J-S Zheng et al, 2013, Effects of Green Tea, Black Tea, and Coffee Consumption on the Risk of Esophageal Cancer: A Systematic Review and Meta-Analysis of Observational Studies, Nutrition and Cancer, Volume 65.

Print this page

Epidemiological studies regarding the associations of tea and coffee consumption with esophageal cancer (EC) risk are still inconsistent and this meta-analysis was conducted to examine these associations. PubMed, ISI -Web of Science, China National Knowledge Infrastructure (CNKI), and Chinese VIP database up to October 2011 were searched and manual search for reference lists of relevant studies were conducted. Random effects model was used to pool the odds ratios (OR). Twenty-four case-control and cohort studies with 7376 EC cases were included in this meta-analysis. The pooled OR of EC was 0.77 [95% confidence intervals (95% CI): 0.57, 1.04] for highest vs. non/lowest green tea consumption; but it was statistically significant for case-control studies (OR = 0.70; 95% CI: 0.51, 0.96) and for studies conducted in China (OR=0.64; 95% CI: 0.44, 0.95). No significant association was observed for the highest vs. non/lowest black tea consumption against EC risk (OR = 1.35; 95% CI: 0.86, 2.11). A borderline significantly inverse association of highest vs. non/lowest coffee consumption against EC risk was found (OR = 0.88; 95% CI: 0.76, 1.01). In conclusion, our data showed that both green tea and coffee consumption, but not black tea consumption, have protective effects on EC.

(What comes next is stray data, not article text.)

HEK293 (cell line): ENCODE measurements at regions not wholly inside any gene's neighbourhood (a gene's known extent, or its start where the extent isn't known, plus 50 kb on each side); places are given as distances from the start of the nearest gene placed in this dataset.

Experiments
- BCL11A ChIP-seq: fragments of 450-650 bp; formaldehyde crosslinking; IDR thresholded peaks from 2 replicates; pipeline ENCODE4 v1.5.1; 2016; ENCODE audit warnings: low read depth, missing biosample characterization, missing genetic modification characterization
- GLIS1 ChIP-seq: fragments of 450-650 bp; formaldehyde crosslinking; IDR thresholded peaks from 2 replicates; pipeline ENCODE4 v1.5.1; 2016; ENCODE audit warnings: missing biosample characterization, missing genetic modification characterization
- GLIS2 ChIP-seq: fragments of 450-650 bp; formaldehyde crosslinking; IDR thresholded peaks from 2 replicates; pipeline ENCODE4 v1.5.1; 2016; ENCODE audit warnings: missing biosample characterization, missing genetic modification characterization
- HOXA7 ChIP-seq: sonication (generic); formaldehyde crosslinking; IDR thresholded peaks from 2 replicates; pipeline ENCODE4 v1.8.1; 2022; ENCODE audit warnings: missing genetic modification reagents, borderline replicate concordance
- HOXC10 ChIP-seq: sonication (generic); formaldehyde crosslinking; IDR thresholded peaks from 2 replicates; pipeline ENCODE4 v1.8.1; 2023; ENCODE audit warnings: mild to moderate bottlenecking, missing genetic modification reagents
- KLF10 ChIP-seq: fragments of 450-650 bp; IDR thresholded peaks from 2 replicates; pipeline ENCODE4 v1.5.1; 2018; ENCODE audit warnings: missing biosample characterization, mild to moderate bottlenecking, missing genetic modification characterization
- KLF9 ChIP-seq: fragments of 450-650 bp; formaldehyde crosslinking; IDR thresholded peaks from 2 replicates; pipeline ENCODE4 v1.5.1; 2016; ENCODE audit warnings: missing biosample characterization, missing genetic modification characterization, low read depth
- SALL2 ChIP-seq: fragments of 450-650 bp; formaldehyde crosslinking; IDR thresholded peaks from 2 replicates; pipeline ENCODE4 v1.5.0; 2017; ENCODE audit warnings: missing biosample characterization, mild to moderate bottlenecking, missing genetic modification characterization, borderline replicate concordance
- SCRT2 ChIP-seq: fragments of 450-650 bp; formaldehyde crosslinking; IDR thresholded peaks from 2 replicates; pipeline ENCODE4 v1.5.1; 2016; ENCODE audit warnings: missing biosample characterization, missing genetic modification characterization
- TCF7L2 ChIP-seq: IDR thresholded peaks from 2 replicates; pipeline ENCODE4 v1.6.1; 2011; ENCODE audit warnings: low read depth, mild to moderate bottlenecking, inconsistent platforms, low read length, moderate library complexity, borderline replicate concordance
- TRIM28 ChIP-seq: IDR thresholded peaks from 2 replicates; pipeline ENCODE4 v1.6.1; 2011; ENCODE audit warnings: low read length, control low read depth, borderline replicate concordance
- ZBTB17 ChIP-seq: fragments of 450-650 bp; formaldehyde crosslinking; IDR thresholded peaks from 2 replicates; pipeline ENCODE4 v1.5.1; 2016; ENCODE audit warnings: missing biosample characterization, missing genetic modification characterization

This information is intended for Healthcare professional audiences.
Please consider the environment before printing.